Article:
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Sean O'Brien utterly brilliant to push Schmidt's Ireland to top of Pool D

The Tullow Tank was massively effective for Ireland in the Millennium Stadium.

Murray Kinsella reports from the Millennium Stadium

THERE WAS LOTS of talk in the build-up to this game that Sean O’Brien needed a big one.

In truth, they all needed big ones, even more so given what unfolded.

Sean O'Brien celebrates winning O'Brien was a dominant force for Ireland. Source: Billy Stickland/INPHO

O’Brien was quietly effective last weekend against Italy, but we hadn’t seen him dominate a game like this for some time. There had even been mutterings that O’Brien was not the same player as before, that injuries had changed the back row.

Nonsense, said O’Brien with this performance. He exploded into the game with an aggression level that appeared to spill over into lashing out on Pascal Papé, an action that might prevent him from playing in Ireland’s World Cup quarter-final.

The hope will be that his actions early in the game were viewed only as a yellow card offence, but it will be difficult for Ireland to be overly optimistic. O’Brien himself might have realised at that moment that trouble is coming his way.

There was only one way to react.

We see it sometimes in football, a player recognising that they will play no further part in the next round after a yellow card brings a suspension in a cup competition. You unload everything into the ‘now,’ leave yourself physically broken with work rate.

Roy Keane did it in 1999. Ruled out of the final of the Champions League due to a yellow in the semi-final against Juventus, he delivered a pure performance in Turin to help ensure his side would indeed take part in the decider.

While O’Brien will hope he is on the pitch next weekend against Argentina, he left nothing undone this evening in Cardiff. He gave the most rounded individual performance from an Irishman at this World Cup, doing it all for Joe Schmidt’s side.

His ferocious aggression allowed him to constantly spoil French possession, winning two clear turnovers and assisting more. His tackle packed serious punch throughout, halting those beefy French carriers whenever they came within firing range of O’Brien’s broad shoulders.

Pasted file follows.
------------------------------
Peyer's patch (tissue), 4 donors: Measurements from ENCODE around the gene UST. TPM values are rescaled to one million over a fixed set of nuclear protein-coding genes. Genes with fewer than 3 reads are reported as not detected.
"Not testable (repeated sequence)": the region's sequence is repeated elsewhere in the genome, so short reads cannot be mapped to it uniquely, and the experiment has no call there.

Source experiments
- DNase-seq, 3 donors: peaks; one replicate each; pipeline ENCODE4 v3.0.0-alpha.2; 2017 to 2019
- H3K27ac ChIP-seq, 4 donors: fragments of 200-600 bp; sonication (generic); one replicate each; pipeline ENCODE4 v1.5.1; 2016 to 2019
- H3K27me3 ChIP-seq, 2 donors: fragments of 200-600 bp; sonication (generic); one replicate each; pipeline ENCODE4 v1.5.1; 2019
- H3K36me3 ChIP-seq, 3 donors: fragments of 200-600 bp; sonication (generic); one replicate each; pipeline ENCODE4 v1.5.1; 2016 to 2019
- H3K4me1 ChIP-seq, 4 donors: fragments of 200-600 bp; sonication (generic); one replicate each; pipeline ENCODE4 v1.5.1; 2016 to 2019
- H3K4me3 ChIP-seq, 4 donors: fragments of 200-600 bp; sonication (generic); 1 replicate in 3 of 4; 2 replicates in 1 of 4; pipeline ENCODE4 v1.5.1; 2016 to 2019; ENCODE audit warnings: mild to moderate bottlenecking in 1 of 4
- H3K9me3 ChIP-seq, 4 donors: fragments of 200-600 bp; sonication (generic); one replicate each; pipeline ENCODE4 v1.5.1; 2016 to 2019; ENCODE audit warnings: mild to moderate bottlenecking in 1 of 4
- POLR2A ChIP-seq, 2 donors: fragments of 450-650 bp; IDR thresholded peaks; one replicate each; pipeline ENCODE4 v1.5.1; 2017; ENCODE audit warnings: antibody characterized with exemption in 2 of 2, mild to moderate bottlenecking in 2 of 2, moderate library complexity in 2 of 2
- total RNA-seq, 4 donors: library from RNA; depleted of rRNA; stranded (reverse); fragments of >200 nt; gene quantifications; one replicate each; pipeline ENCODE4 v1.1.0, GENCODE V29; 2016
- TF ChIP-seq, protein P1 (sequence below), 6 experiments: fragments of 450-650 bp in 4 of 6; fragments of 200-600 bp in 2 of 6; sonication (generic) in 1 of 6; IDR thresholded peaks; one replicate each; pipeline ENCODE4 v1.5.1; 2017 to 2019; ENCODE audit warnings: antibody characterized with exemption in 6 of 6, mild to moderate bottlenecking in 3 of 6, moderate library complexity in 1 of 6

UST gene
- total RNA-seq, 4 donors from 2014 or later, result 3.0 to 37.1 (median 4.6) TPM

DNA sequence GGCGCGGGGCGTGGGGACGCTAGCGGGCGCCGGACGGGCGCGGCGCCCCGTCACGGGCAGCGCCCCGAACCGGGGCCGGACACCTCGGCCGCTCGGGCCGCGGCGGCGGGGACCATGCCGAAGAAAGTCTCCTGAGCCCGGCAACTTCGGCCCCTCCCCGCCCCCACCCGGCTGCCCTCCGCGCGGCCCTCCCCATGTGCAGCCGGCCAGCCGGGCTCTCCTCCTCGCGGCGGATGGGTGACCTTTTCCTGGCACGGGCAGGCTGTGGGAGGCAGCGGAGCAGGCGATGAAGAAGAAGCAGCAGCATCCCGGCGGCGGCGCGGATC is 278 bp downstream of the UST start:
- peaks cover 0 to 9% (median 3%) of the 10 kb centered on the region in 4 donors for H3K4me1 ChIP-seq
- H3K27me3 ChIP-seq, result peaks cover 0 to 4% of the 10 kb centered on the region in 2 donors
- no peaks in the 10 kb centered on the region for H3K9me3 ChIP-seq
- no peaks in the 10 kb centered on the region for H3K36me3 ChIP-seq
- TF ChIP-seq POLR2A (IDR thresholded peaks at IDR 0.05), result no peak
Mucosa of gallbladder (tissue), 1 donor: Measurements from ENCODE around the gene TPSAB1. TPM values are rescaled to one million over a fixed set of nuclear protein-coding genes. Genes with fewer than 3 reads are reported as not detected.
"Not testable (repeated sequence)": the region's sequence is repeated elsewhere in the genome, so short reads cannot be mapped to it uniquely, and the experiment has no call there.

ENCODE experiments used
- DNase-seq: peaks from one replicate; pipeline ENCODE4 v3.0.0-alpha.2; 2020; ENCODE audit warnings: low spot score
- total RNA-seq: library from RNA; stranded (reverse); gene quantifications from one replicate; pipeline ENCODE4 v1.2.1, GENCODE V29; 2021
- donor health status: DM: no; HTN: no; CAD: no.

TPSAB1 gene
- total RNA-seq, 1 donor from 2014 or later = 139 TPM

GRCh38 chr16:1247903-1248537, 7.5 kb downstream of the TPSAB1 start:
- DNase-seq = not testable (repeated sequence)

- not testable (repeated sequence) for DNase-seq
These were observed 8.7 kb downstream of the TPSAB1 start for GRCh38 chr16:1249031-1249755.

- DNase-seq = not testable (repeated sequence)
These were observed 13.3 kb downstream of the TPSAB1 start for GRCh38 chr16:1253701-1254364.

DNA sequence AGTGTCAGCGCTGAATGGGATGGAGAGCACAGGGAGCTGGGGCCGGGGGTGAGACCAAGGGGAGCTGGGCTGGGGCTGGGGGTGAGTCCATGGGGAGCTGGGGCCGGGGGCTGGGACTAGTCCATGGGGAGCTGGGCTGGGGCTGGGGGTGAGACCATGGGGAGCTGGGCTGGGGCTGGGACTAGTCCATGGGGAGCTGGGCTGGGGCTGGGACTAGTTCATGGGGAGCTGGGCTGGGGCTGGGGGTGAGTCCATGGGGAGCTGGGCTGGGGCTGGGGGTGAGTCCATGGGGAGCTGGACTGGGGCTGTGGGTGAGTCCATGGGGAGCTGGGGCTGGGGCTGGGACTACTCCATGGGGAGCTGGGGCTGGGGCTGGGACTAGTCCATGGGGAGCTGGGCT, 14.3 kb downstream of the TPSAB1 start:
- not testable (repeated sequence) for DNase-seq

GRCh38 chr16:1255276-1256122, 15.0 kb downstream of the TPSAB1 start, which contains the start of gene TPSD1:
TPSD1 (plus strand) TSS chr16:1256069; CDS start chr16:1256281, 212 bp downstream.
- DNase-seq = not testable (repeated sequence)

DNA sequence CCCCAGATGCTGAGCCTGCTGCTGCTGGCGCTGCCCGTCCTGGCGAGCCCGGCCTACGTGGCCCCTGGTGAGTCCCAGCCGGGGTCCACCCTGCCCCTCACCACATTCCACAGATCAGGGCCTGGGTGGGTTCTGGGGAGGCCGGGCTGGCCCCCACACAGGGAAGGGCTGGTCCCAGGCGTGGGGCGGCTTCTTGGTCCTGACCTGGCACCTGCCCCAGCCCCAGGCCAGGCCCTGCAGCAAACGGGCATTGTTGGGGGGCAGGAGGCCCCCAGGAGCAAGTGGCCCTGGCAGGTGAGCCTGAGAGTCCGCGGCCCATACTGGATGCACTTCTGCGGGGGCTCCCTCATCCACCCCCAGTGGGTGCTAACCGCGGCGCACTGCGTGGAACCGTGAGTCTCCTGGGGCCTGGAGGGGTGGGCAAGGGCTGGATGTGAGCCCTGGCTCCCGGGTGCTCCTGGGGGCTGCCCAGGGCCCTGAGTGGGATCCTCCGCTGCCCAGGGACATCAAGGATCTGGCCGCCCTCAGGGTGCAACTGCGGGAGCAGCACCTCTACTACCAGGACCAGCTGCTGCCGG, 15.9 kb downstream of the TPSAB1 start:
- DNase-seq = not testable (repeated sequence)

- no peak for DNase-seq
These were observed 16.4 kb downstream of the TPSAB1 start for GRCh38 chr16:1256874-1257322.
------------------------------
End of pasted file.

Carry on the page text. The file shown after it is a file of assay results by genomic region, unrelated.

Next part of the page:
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Brice Dulin and Scott Spedding with Sean O'Brien and Jamie Heaslip O'Brien constantly hunted for the ball in defence. Source: James Crombie/INPHO

The 60th minute steal on Mathieu Bastareaud stands out, O’Brien combining with Ian Madigan to put the France centre to deck, showing a release as he stayed on his feet and clamping straight onto the ball. Clean turnover with a 14-6 lead and the pressure lifted from the French 22. Magnificent.

What about the read and near-interception on Bastareaud in the first half, with France numbers up wide on the right and looking like scoring from fifty metres out? Brilliant.

O’Brien was even more effective in attack for Ireland, carrying the ball 19 times and consistently making it beyond the gainline, even when faced by multiple defenders. The hunger Ireland’s openside showed for contact in defence was very much echoed when he got on the ball.

Add in all the important set-piece work O’Brien got through at the lineout and in keeping his head down and actually scrummaging, and the performance was near perfect. O’Brien’s leadership was pivotal too with Paul O’Connell and Johnny Sexton off the pitch.

The best leaders inspire with their actions and O’Brien did that more than ever in this brutal contest. 

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Murray Kinsella

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